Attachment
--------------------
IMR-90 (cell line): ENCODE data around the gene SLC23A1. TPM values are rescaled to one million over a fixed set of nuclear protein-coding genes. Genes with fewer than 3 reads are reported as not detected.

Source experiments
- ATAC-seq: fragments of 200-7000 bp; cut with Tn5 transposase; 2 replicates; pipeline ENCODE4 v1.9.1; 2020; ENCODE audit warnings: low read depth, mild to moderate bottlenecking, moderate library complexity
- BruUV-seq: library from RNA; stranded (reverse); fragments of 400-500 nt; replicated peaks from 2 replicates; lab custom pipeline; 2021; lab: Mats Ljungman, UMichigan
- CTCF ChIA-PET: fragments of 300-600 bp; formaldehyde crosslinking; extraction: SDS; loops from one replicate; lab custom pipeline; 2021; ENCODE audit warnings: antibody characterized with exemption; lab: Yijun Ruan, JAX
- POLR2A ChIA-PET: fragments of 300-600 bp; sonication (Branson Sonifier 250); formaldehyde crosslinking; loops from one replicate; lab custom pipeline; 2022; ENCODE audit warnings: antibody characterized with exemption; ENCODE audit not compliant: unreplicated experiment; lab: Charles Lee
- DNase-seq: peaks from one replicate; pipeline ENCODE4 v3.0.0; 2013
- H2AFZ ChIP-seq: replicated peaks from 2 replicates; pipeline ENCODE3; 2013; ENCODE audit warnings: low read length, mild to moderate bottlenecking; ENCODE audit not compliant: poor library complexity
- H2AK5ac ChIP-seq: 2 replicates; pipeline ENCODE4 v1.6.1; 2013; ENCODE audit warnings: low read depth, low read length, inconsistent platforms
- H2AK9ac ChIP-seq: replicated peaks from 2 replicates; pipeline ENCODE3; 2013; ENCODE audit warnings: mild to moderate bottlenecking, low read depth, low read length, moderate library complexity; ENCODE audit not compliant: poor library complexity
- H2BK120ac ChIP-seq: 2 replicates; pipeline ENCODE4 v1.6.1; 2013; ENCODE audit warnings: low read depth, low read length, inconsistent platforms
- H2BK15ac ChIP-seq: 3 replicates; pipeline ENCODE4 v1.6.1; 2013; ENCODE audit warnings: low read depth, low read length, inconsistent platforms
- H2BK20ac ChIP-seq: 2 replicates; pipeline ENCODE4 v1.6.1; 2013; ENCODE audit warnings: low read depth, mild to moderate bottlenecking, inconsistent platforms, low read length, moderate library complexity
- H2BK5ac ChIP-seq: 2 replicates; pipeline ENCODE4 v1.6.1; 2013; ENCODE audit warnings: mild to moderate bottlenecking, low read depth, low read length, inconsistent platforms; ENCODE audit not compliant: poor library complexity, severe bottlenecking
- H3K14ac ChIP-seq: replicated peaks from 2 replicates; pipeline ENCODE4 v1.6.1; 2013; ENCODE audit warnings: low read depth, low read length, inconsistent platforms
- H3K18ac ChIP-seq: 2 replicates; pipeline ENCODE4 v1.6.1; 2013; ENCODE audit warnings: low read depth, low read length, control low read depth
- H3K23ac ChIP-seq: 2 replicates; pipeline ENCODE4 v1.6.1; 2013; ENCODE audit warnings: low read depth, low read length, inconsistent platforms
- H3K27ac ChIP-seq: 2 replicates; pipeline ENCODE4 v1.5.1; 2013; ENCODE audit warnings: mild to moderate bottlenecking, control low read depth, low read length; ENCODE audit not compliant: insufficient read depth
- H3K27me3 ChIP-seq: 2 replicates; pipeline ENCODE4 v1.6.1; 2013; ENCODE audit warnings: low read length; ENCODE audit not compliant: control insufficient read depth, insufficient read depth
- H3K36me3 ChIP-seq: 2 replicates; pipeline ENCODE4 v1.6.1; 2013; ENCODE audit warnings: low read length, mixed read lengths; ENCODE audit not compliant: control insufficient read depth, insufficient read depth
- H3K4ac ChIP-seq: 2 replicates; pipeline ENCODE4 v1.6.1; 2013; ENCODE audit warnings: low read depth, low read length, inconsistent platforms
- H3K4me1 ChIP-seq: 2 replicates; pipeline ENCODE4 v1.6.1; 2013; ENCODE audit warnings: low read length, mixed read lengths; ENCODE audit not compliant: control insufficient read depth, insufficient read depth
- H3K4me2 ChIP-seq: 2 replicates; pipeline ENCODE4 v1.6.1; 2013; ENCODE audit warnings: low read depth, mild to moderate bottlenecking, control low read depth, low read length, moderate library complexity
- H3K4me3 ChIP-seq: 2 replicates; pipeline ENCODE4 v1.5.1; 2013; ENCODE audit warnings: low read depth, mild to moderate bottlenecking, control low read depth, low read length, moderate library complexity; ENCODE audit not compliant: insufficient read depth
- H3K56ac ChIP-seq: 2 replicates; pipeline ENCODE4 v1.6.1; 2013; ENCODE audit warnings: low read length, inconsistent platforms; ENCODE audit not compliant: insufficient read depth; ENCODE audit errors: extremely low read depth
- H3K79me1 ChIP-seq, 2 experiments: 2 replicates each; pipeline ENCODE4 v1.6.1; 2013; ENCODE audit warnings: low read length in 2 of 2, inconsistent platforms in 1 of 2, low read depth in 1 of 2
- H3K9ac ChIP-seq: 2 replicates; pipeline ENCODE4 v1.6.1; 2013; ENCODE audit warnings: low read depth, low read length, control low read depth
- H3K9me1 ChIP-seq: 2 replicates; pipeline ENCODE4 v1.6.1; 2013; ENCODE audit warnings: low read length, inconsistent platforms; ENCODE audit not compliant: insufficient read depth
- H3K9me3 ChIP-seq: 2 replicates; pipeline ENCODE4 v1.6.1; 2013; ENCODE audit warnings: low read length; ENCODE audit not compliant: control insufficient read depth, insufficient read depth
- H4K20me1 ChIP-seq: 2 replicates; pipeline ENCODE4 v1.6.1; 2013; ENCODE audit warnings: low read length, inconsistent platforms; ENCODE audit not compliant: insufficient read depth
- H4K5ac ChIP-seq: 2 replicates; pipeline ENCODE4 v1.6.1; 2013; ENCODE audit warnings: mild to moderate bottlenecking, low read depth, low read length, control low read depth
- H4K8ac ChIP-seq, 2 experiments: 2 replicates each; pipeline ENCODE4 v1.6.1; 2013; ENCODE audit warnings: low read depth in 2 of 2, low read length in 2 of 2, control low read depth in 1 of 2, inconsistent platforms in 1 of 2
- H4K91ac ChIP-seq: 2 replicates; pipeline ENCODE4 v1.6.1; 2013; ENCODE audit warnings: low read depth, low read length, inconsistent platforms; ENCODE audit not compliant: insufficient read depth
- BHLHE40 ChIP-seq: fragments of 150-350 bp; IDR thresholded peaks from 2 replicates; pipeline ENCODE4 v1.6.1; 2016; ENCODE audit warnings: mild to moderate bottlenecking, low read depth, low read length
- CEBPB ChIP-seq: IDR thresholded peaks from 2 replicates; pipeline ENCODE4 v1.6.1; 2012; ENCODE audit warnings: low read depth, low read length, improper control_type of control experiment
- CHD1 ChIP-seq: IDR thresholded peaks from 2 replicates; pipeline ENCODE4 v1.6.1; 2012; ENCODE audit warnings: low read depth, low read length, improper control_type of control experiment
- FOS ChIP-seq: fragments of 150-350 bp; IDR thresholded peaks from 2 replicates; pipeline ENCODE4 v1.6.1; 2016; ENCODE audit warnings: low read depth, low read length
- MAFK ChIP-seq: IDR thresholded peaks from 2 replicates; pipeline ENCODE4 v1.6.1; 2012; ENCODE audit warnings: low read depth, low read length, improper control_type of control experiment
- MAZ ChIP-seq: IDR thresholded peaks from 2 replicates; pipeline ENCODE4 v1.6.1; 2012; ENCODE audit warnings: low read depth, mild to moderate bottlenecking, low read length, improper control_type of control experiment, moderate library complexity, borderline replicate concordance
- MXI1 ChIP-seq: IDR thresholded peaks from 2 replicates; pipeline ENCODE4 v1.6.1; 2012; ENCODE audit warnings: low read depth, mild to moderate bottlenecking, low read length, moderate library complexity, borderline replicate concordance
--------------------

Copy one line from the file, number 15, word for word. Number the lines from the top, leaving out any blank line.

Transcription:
- H3K14ac ChIP-seq: replicated peaks from 2 replicates; pipeline ENCODE4 v1.6.1; 2013; ENCODE audit warnings: low read depth, low read length, inconsistent platforms